Maine’s Good Samaritan Law
On May 3, 2022, Governor Janet Mills signed LD 1862, An Act To Strengthen Maine’s Good Samaritan Laws Concerning Drug-related Medical Assistance (known as the Good Samaritan Bill), into law.
What is the Good Samaritan Law?
Maine’s Good Samaritan Law prevents a person from being arrested or prosecuted for certain violations if the grounds for that arrest or prosecution result from the person experiencing a drug-related overdose or seeking medical assistance for someone else who is.
Download the flyer that explains the Maine Good Samaritan Law.
Maine’s Good Samaritan Law protects a person who:
- In good faith, seeks medical assistance for a person experiencing a drug-related overdose;
- Is experiencing an overdose and needs medical assistance;
- Is “rendering aid” at the scene of an overdose. “Rendering aid” means performing any action that involves looking after a person who is experiencing a suspected drug-related overdose.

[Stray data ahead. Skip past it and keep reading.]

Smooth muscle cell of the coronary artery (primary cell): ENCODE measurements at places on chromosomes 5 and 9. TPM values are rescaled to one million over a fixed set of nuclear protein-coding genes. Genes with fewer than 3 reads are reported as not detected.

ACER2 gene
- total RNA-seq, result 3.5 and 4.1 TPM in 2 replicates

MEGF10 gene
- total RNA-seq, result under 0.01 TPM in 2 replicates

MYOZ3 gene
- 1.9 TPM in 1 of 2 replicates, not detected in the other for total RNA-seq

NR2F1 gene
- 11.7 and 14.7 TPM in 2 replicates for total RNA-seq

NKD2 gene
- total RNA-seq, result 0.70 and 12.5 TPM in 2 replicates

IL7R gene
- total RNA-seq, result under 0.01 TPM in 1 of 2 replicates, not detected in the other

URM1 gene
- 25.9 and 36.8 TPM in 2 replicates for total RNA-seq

Maine’s Good Samaritan Law protects a person from:
- Arrest and prosecution for most non-violent crimes, including all drug crimes;
- Revocations of bail, probation, supervised community confinement, community confinement monitoring, deferred disposition, and administrative release for most non-violent crimes, including for all drug crimes;
- Arrest on outstanding warrants for most non-violent crimes, including for all drug crimes.
The law does NOT protect a person who:
Commits violent crimes, including, but not limited to:
- Violation of a protective order
- Domestic violence
- Gross sexual assault
- Unlawful sexual contact
- Sexual abuse of minors
Crimes against children
- Abandonment of a child
- Endangering the welfare of a child
Why are laws like this important?
Because they have been proven to save lives.
Maine is one of 47 other states and the District of Columbia that have enacted some form of a Good Samaritan or 911 drug immunity law. A 2020 study by the Government Accountability Office (GAO) found a nationwide pattern of lower opioid-related overdose death rates among states that have enacted Good Samaritan laws, both compared to death rates prior to a law’s enactment and death rates in states without such laws. Studies also found that people are more likely to call 911 if they are aware of the laws.